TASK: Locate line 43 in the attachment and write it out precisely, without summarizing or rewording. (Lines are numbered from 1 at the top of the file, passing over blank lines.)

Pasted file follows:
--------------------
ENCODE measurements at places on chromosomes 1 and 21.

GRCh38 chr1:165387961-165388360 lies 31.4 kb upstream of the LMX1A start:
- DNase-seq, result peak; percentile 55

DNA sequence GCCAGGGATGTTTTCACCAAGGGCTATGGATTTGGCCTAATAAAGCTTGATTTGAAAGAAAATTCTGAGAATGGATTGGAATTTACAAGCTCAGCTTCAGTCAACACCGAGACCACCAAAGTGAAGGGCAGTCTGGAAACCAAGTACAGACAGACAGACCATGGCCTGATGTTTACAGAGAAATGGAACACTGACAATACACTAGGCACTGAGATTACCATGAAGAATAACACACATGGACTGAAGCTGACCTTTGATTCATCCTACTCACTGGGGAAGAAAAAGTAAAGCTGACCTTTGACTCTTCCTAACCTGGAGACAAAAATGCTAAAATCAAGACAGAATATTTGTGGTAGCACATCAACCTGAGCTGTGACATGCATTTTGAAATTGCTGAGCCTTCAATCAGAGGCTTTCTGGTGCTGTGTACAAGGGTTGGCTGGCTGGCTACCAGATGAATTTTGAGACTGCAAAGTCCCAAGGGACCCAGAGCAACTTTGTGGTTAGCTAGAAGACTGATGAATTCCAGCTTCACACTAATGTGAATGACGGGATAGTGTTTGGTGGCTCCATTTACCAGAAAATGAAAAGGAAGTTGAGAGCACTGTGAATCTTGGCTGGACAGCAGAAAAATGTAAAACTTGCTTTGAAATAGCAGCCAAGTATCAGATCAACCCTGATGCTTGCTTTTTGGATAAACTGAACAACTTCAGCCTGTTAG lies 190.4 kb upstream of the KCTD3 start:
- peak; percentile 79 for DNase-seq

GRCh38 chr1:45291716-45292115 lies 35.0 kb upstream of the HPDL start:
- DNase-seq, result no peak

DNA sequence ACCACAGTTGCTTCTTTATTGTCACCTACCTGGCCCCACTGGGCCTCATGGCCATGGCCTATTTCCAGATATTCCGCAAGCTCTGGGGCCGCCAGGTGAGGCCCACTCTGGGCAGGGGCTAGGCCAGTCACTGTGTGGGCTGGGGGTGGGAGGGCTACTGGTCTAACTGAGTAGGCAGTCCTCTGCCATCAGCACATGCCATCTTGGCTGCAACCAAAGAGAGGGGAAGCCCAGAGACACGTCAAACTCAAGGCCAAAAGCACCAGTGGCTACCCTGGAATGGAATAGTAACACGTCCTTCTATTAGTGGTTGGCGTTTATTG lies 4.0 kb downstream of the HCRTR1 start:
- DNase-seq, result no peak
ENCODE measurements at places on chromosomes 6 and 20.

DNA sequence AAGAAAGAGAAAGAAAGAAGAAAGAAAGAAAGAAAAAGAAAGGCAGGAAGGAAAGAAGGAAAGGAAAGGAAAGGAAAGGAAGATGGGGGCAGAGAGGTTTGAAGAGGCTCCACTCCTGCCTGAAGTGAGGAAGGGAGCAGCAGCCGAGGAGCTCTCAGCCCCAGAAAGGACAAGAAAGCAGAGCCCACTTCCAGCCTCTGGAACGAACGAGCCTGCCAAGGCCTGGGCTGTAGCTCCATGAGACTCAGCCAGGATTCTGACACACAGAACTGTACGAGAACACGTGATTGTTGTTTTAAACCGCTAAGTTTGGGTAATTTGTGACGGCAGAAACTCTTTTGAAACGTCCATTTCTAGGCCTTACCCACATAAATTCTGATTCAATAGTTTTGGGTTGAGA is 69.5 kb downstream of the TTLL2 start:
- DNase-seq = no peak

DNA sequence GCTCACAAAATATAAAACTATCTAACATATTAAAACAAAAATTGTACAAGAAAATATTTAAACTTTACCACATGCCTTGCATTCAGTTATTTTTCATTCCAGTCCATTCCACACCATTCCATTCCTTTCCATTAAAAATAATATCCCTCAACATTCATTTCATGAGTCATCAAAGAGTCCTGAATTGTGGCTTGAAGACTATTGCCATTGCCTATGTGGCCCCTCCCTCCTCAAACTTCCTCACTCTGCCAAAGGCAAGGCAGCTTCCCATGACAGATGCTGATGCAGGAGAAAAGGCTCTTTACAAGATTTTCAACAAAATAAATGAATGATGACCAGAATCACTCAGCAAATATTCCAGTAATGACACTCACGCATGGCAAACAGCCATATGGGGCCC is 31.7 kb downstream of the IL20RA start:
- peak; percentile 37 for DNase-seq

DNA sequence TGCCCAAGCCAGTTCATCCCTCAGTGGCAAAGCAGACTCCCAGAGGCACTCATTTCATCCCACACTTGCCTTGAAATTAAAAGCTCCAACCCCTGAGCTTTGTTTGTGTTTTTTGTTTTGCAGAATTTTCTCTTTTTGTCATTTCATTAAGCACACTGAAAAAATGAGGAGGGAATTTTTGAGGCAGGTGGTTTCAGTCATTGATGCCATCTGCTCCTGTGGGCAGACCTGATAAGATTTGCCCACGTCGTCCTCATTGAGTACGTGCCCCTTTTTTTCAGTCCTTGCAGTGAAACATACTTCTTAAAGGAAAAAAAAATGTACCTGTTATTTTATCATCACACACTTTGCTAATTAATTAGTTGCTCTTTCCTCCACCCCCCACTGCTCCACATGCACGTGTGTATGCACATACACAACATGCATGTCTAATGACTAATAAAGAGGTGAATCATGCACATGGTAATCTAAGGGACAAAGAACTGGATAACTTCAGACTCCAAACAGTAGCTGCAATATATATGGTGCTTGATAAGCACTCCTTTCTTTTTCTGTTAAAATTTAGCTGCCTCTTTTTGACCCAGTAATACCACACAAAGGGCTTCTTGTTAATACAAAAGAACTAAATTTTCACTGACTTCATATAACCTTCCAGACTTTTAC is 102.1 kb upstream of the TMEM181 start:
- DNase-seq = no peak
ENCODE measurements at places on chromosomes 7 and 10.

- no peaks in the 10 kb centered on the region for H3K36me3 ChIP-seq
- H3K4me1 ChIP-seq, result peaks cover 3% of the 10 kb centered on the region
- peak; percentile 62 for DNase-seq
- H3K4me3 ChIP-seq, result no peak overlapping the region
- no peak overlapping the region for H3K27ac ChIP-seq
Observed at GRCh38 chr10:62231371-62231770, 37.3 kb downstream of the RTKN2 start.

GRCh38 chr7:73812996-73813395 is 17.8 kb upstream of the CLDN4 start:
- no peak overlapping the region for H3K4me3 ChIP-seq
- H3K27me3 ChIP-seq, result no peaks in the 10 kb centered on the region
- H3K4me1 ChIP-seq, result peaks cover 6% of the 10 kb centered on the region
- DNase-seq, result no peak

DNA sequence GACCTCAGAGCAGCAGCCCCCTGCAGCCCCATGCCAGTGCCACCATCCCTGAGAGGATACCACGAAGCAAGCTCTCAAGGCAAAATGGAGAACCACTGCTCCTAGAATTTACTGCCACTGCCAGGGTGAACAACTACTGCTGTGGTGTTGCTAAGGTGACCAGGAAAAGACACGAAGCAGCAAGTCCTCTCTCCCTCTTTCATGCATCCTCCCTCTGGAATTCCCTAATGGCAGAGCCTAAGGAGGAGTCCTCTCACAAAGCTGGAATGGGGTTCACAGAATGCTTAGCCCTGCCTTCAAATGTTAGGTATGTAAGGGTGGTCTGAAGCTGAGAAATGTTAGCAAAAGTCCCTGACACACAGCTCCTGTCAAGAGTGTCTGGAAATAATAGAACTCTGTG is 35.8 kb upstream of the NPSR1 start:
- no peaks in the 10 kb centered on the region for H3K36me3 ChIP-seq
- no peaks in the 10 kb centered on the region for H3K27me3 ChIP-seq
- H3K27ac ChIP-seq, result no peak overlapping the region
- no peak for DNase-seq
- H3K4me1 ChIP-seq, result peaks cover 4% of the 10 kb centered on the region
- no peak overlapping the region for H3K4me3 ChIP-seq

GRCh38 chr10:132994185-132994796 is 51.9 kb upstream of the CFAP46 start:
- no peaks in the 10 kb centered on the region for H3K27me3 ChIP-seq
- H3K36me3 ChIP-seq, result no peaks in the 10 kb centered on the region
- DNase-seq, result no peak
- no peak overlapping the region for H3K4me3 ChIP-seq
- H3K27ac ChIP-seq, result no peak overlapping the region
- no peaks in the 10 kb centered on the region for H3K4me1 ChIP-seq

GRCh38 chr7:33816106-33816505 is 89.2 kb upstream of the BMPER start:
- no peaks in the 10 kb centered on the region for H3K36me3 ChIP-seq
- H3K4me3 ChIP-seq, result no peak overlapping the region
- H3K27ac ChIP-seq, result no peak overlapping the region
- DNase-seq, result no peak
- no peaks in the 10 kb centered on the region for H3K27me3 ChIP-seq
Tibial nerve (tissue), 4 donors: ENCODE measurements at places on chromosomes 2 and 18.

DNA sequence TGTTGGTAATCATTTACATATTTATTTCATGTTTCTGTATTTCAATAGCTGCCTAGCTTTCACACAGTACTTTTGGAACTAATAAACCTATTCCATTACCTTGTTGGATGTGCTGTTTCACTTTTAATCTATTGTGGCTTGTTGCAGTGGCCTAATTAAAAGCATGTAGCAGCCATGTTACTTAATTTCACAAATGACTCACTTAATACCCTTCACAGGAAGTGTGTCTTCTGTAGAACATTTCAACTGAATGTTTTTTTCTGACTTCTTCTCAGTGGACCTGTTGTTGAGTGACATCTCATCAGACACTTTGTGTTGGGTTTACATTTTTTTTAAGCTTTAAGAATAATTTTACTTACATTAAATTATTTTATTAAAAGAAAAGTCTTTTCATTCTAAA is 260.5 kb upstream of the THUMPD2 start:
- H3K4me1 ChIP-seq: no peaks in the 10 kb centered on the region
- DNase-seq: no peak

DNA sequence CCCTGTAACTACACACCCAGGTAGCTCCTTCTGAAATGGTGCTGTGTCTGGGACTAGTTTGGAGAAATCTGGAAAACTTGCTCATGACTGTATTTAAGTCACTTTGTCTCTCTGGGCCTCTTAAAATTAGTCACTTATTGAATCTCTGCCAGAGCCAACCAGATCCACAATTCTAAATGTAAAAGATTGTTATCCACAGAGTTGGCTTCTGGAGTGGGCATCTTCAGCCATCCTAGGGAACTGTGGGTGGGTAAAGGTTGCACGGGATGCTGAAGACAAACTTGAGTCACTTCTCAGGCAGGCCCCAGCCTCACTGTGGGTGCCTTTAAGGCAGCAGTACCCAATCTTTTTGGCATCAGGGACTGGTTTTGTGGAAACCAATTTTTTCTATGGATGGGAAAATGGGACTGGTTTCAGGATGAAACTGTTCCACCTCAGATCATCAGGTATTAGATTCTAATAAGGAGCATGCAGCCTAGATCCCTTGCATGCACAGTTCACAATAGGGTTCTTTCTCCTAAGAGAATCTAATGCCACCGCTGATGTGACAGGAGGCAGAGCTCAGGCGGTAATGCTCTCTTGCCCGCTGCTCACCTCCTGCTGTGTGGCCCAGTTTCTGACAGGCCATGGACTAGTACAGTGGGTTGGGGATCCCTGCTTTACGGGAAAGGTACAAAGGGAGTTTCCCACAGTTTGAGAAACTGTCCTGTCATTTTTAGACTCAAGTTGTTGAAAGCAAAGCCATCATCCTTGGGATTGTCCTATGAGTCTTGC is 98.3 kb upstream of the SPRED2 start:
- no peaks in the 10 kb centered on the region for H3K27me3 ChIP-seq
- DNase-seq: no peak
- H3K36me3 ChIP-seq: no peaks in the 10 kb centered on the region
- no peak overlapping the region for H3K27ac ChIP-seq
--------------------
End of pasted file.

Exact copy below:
GRCh38 chr7:33816106-33816505 is 89.2 kb upstream of the BMPER start: